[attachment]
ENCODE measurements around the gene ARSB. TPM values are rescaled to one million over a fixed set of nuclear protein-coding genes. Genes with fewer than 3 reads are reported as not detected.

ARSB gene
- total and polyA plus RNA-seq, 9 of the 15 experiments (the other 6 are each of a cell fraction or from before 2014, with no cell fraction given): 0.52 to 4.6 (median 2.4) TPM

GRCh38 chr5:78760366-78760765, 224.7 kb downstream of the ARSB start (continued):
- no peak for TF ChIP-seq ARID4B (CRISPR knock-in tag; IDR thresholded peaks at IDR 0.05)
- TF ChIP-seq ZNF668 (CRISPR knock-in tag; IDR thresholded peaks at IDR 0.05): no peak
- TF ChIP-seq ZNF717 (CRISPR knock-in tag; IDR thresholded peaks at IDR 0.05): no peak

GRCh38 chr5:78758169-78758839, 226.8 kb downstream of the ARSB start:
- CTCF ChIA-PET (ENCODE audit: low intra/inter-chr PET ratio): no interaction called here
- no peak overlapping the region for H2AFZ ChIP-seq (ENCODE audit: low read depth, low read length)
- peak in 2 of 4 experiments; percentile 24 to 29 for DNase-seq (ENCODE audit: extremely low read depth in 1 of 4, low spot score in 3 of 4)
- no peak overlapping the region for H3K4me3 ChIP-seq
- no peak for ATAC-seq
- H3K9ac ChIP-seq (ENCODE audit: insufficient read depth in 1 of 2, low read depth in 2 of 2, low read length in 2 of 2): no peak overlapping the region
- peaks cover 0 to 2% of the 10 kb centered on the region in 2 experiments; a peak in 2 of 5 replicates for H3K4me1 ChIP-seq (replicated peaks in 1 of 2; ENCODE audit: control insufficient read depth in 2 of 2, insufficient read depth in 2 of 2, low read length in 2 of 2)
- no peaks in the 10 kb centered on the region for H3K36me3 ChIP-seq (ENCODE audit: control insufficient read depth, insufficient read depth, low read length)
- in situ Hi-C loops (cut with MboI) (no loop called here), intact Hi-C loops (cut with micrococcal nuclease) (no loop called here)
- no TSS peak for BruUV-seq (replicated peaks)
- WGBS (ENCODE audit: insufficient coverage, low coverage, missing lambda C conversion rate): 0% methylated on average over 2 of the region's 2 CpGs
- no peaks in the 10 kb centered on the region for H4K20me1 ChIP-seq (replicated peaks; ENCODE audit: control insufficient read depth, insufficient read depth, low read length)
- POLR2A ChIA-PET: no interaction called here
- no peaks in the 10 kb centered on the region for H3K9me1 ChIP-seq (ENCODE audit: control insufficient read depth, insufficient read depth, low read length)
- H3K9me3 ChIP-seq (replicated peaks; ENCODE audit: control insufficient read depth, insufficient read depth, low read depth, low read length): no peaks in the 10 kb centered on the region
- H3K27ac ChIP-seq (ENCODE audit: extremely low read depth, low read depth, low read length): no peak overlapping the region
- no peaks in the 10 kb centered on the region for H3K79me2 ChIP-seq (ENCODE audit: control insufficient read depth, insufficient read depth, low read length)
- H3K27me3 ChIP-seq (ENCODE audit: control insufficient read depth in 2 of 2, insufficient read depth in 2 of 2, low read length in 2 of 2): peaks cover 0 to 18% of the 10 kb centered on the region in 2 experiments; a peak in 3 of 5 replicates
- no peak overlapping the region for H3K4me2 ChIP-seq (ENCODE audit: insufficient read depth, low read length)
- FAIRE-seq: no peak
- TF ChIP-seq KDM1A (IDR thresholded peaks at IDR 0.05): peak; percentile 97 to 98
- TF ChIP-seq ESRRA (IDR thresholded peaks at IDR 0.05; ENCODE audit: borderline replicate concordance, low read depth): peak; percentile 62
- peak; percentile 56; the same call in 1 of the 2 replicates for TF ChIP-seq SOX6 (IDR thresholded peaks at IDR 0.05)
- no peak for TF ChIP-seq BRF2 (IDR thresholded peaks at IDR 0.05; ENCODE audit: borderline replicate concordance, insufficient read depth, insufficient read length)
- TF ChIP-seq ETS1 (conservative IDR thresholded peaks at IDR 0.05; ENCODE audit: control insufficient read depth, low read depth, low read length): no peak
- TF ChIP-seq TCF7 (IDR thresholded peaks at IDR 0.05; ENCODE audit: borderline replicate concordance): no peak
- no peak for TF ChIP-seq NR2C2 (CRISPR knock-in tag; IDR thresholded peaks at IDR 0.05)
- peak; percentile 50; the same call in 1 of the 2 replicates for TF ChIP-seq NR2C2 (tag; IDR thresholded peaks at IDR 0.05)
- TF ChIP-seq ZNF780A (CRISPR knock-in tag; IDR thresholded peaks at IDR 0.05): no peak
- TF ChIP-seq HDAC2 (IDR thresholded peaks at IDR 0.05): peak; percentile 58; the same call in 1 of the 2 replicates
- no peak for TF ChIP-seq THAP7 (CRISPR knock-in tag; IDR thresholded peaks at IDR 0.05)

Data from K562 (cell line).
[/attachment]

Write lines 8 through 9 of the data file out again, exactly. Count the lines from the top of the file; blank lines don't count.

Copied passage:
GRCh38 chr5:78758169-78758839, 226.8 kb downstream of the ARSB start:
- CTCF ChIA-PET (ENCODE audit: low intra/inter-chr PET ratio): no interaction called here